The life rollercoaster continues, which I’m so grateful for. It’s been a year since I’ve arrived in New York, and so. many. things have happened.
This year has had its share of joy, fun, tears, broken heart, laughter, feeling lost and found again.
A wholehearted life.
Here are all the things that I’d want to tell my last-year self, as I was freshly moving to New York to start a new chapter of my journey.
1. You’ll never have to negotiate your way in a heart that wants you there.
There’s a huge difference between making compromises and changing in hope that someone else will love you.
The former may be needed to move forward together.
The latter got me feeling soul-crushed, lost, hurt, resentful and naturally, did not result in a happy ending.
2. You don’t have to explain yourself.
My ex-boyfriend did not understand many aspects of my personality, and I kept feeling the urge to justify myself.
I write because…
I do yoga because…
I empathize with people because…
How EXHAUSTING… and quite frankly, not worth it.
To be honest, I don’t always understand myself fully either. However, I’m very introspective, and often seek to understand every single thought and feeling that goes through my head and heart.
So this is a good lesson to myself: sometimes, it’s nice to just give myself the freedom to just do whatever without necessarily tying it to a higher purpose.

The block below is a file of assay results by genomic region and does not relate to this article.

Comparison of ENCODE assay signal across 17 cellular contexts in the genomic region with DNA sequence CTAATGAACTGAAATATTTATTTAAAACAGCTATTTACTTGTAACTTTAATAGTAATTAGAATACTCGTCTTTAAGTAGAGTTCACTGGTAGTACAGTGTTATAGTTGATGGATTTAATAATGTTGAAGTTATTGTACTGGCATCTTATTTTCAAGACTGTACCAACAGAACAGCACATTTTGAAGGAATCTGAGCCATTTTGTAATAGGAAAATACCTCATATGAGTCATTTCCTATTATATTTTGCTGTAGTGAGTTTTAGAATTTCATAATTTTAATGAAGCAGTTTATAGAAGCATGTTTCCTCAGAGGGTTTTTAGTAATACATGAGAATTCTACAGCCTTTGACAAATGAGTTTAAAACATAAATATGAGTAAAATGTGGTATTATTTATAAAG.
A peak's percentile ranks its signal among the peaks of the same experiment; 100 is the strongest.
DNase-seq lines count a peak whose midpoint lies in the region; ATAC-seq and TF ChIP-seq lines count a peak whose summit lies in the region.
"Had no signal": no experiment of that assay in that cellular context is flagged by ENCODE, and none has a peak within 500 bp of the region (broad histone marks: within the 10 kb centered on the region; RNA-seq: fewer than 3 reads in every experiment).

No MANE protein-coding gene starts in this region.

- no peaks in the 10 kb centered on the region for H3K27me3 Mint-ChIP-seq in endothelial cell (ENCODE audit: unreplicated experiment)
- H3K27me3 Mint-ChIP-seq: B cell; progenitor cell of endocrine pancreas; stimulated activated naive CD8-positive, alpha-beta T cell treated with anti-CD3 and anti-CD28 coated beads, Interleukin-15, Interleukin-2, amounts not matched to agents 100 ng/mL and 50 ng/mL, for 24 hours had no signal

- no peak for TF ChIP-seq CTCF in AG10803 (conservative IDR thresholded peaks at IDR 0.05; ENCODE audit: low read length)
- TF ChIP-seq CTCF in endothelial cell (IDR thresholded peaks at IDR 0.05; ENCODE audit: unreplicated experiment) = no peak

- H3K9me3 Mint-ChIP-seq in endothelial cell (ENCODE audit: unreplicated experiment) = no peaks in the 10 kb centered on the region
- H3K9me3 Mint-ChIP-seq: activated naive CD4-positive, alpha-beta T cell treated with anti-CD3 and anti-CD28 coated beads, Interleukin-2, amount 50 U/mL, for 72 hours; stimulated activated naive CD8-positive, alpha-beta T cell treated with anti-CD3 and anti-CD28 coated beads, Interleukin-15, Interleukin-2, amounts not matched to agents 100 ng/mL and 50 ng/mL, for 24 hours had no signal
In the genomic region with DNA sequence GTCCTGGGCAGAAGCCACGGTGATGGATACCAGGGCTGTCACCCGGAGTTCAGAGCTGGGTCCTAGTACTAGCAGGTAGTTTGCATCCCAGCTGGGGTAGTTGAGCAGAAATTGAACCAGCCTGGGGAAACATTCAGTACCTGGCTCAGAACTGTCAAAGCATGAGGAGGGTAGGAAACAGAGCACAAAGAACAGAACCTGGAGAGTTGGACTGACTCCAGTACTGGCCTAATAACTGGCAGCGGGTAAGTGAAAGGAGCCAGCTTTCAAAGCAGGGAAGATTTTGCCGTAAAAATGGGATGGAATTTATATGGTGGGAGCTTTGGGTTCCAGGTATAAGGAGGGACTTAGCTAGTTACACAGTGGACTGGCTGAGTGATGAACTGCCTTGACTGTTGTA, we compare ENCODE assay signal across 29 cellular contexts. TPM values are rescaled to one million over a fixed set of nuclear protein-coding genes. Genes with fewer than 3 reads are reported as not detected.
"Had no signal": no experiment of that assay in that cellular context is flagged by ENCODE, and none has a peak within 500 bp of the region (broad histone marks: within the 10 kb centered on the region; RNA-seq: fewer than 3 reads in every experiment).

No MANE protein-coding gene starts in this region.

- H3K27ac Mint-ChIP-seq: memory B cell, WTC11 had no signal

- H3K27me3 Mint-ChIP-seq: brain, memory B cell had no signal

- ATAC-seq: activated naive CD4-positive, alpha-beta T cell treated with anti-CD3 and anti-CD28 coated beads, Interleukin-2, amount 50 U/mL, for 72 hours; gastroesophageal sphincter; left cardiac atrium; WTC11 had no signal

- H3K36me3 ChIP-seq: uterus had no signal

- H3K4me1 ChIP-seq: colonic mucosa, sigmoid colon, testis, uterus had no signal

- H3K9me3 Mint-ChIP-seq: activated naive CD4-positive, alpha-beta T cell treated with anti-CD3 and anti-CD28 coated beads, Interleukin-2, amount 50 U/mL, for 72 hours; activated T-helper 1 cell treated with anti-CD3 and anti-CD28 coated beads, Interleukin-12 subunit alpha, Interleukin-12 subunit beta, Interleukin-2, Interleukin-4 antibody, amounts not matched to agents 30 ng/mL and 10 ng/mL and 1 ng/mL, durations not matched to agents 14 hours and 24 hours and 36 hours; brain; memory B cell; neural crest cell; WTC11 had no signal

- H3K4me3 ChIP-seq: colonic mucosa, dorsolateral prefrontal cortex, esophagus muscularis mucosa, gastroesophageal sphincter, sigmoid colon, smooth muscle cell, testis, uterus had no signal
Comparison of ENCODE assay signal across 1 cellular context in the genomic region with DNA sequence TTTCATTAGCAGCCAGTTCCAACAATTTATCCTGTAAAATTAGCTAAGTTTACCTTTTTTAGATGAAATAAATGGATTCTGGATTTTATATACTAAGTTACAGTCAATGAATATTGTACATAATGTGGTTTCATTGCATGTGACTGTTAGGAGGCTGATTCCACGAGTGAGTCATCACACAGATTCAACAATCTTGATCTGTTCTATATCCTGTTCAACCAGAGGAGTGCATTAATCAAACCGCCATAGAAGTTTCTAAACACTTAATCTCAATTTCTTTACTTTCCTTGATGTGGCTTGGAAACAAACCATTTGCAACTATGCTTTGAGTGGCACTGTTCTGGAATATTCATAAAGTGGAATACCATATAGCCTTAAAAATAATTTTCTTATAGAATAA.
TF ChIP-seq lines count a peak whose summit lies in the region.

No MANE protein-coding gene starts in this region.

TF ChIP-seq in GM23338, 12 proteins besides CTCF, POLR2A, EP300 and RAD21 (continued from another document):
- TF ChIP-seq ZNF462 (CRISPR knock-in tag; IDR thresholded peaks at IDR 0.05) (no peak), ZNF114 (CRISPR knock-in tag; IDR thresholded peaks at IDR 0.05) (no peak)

3. You don’t have to master every single activity you start.
It’s a trap I’m aware of and watch out for.
I started a ceramics class recently, with a teacher who’s goal seems to be to have us perfect the art of cylinders.
I did not like the first classes.
I actually don’t care about getting to perfect cylinders. I’m not going to start a pottery business. I just want to create nice mugs. Realizing that was liberating in starting to enjoy myself, keep the first pots I would make, even if they are far from perfect.
4. You’re in control of your fluid identity.
For a while, I was the ‘yoga’ person. Then I became the ‘yoga-writer’ person. Then, as I got a bit aloof from yoga, I got annoyed when people close to me would put me in the ‘yoga-hippy’ box as if that was all I was.